cal stage, China is developing at a very fast pace with an enormous economic scale, Chen said.
“As a huge market, China has reiterated its opening-up (policy) to the ou
tside world, including to European countries. Therefore, both sides should strengthen cooper
ation and exchanges in areas such as trade, investment and the Belt and Road Initiative,” she said.
be a great literary device, but it makes little sense in a dynamic global economy. Since early research on the middle-income trap was published in 2012, the world economy
has grown by about 25 percent－presumably boosting the moving target of a middle-income threshold by a comparable magnitude over t
hat period. Largely for that reason, recent research has couched the trap not in terms of an absolute threshold, but as relative convergence to high-income cou
ntries. From this perspective, danger looms when developing economies’ per capita income approaches 20-30 percent of the level in high-income economies. Giv
en that China will hit about 30 percent of the United States’ per capita GDP (in PPP terms) in 2019, it must be time to worry!
Slowing growth not as alarming as feared
Third, not all growth slowdowns are alike. A country’s GDP is a broad aggregation of a multiplicity of activities across sectors, busin
esses and products. Structural shifts from one sector to another can give the appearance of a growth discontinuity that may be nothing mo
re than the outcome of a deliberate rebalancing strategy. This is very much the case with China today, given its shift from
higher-growth manufacturing and other “secondary” industries to slower-growing services, or “tertiary” industries. To the extent
that this shift is the intended result of China’s strategic rebalancing, a slowdown in growth is far less alarming.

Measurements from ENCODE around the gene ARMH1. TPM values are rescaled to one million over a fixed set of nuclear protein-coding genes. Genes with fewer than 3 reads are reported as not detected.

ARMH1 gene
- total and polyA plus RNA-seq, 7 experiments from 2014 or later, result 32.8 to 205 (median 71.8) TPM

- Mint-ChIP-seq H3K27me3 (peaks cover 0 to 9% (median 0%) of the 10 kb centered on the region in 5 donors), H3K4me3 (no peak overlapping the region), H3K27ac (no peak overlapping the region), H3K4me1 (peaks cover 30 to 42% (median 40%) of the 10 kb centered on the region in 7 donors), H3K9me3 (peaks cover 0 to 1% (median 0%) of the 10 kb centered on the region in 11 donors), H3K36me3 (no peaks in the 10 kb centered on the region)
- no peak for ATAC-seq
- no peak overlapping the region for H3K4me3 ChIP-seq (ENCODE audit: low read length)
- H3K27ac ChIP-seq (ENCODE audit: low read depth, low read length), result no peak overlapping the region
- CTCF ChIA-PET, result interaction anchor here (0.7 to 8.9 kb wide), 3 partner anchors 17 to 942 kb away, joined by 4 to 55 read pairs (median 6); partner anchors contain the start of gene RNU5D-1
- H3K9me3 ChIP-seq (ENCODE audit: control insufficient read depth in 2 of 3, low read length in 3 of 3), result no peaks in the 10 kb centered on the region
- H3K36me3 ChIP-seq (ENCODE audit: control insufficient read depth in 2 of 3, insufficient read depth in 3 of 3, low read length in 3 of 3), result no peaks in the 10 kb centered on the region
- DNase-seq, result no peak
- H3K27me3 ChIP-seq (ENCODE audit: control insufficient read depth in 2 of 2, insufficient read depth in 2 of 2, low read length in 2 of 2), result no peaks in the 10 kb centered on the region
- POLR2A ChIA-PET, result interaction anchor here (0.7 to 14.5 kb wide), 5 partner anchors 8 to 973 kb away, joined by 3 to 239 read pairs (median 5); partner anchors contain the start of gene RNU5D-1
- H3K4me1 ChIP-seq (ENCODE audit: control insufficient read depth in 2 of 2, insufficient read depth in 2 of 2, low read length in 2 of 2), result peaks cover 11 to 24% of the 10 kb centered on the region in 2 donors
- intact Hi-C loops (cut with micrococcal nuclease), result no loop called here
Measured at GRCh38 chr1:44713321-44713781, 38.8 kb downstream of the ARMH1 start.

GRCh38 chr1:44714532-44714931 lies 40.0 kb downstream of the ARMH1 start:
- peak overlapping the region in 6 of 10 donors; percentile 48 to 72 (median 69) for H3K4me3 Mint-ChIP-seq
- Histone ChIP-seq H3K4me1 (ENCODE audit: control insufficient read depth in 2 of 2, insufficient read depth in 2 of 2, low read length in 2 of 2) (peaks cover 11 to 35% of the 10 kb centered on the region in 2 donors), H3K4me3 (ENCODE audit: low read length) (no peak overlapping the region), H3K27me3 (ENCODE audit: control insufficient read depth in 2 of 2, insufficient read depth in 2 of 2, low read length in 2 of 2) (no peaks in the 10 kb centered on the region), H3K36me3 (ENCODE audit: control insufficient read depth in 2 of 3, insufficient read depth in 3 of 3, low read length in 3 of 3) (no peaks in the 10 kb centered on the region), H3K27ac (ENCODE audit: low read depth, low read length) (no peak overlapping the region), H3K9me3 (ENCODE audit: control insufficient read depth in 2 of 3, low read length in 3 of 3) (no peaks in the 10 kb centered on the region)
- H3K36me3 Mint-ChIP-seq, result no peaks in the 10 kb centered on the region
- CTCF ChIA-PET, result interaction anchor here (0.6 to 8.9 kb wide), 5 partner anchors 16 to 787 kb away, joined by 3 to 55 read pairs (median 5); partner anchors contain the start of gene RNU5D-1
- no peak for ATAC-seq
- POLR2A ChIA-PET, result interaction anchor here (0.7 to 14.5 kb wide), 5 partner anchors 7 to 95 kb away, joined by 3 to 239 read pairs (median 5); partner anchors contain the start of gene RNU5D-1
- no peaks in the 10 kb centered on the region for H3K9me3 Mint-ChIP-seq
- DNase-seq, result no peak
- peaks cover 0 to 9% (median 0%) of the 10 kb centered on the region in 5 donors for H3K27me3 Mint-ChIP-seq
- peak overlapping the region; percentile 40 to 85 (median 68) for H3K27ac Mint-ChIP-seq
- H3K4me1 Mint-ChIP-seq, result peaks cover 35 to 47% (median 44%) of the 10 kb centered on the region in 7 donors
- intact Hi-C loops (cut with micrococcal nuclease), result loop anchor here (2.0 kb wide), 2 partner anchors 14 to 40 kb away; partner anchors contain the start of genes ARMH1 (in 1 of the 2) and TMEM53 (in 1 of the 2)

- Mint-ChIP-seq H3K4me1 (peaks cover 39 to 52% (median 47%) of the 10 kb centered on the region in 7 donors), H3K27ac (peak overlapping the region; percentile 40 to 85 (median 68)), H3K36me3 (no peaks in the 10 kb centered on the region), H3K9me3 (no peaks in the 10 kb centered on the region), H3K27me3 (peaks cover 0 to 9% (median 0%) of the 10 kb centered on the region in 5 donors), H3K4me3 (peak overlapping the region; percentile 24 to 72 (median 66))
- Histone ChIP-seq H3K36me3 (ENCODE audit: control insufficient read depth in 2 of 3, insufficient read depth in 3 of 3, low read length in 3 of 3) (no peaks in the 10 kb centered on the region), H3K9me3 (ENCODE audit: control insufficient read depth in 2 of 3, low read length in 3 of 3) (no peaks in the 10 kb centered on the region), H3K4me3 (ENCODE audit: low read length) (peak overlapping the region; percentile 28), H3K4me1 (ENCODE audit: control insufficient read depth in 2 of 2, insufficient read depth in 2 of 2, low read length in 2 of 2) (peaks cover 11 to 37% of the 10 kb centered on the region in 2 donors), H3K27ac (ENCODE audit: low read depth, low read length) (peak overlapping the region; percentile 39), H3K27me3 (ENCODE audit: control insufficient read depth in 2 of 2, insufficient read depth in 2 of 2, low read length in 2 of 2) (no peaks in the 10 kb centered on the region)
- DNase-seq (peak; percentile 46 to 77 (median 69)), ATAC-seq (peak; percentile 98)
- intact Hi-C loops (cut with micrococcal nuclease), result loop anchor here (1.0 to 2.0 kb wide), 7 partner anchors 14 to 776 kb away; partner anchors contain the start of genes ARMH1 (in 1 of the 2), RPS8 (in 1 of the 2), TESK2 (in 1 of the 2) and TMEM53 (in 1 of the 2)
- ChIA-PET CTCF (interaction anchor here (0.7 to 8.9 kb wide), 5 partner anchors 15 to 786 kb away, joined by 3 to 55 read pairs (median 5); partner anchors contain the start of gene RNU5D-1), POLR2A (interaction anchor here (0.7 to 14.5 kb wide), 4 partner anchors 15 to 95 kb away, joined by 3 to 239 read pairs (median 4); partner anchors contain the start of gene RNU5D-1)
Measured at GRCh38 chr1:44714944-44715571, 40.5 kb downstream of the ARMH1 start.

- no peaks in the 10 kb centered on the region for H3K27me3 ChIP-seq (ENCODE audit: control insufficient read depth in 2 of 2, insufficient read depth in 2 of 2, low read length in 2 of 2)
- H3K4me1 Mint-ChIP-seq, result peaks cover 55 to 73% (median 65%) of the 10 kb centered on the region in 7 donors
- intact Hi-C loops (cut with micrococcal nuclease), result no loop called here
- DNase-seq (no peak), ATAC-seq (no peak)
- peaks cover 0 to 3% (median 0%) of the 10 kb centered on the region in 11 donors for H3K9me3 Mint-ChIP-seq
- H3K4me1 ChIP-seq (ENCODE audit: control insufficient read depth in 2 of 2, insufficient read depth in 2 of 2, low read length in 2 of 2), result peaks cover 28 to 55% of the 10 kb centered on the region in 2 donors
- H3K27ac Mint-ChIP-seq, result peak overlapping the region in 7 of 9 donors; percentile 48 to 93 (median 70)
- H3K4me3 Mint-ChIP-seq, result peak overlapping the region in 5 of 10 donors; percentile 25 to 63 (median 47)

in their favor. Hundreds of thousands of people marched through London on Saturday calling for a new referendum on whether to leave the EU or remain.
But with the deadline for a Brexit decision less than three weeks away, British poli
ticians remain divided, and increasingly despairing about the country’s political gridlock.
“Brexit is like the Death Star of politics,” Conservative legislator George Freeman said. “I always fea
red it would be like this. It’s destroying and soaking up all the prime minister’s room for maneuver and political goodwill.
“I’ve never known this country so divided, so angry and in such a dangerous state,” he said.
France is willing to support the China-proposed Belt and Road Initiative, with the best way forward
being to work together on a project-by-project basis, former French prime minister Jean-Pierre Raffarin told China Daily.
In an exclusive interview ahead of the state visit of President Xi Jinping to France
on Monday and Tuesday, Raffarin said it is in France’s national interest to be part of the BRI.
“We also want our companies to propose projects which are good for the BRI, but also go
od for our enterprises,” said Raffarin, who served as prime minister from 2002 to 2005.